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Methodological Issues in the Assessment of Human Immunodeficiency Virus—Related Cognitive Impairment

Eric N. Miller, PhD; Paul Satz, PhD; Eric G. Bing, MD; Wilfred van Gorp, PhD; Hal Morgenstern, PhD; Barbara Visscher, MD, DrPH
Arch Gen Psychiatry. 1992;49(7):586-587. doi:10.1001/archpsyc.1992.01820070080017.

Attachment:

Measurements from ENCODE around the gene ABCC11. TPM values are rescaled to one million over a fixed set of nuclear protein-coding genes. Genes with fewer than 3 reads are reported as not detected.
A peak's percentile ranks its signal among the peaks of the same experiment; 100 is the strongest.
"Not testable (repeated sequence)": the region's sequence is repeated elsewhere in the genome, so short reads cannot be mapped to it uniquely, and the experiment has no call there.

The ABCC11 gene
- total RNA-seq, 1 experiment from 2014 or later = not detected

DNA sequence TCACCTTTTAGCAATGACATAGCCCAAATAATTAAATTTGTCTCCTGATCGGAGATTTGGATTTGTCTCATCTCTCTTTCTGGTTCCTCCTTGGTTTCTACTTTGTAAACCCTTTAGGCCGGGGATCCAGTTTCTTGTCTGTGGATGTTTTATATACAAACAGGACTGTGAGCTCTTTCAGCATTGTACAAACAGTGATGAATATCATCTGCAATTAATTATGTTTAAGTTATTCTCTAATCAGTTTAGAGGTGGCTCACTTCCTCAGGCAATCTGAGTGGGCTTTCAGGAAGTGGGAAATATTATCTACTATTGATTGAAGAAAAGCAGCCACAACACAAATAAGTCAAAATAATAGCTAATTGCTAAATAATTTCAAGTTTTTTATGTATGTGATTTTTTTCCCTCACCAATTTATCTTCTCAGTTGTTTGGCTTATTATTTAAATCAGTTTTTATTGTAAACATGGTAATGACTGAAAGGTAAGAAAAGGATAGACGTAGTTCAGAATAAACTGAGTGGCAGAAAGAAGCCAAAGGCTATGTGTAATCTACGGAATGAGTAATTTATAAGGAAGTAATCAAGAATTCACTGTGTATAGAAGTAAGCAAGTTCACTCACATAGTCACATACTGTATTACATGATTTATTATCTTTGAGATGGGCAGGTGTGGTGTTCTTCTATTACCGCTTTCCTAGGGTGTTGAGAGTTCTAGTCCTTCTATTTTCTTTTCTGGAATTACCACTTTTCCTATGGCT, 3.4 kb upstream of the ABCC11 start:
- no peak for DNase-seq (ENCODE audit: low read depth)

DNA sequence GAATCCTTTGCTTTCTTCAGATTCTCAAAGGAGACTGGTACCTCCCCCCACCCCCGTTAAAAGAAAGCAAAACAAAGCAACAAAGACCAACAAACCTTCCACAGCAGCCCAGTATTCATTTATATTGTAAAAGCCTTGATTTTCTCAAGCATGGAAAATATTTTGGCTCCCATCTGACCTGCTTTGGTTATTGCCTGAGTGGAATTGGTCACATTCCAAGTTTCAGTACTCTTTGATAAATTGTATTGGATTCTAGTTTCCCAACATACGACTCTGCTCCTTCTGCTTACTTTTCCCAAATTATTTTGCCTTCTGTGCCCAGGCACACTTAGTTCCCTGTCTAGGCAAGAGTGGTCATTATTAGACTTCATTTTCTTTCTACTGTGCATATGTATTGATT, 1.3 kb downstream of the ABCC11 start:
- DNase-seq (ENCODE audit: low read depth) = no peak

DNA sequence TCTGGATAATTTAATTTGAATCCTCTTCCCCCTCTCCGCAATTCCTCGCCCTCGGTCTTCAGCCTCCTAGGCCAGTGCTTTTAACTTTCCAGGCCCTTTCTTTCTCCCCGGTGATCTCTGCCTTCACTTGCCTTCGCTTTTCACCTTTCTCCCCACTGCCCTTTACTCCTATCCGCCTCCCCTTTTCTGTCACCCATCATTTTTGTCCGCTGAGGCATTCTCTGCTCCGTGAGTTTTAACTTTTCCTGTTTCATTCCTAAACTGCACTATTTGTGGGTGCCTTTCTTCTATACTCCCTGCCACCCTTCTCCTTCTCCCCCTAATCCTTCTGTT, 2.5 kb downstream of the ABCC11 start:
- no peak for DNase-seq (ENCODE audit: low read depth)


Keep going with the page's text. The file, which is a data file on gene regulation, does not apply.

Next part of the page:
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To the Editor. —  Stern et al,1 in the February 1991 issue of the Archives, described a syndrome of neurologic and neuropsychological deficits that they believed to be associated with human immunodeficiency virus (HIV) infection. They reported that "HIV-positive men performed significantly worse on tests of memory, executive function, attention, and abstract reasoning.... even when only HIV-positive men who are completely medically asymptomatic are considered." We believe that this conclusion is premature on the basis of the results presented in their article.One potential source of bias in the article by Stern et al is the large number of men who reported that English was not their first language. In the medically asymptomatic HIV-positive group, 12 (24%) of the 49 subjects reported that English was not their first language, whereas in the HIV-negative control group, only two (2%) of 84 were nonnative English speakers. The percentages in the other


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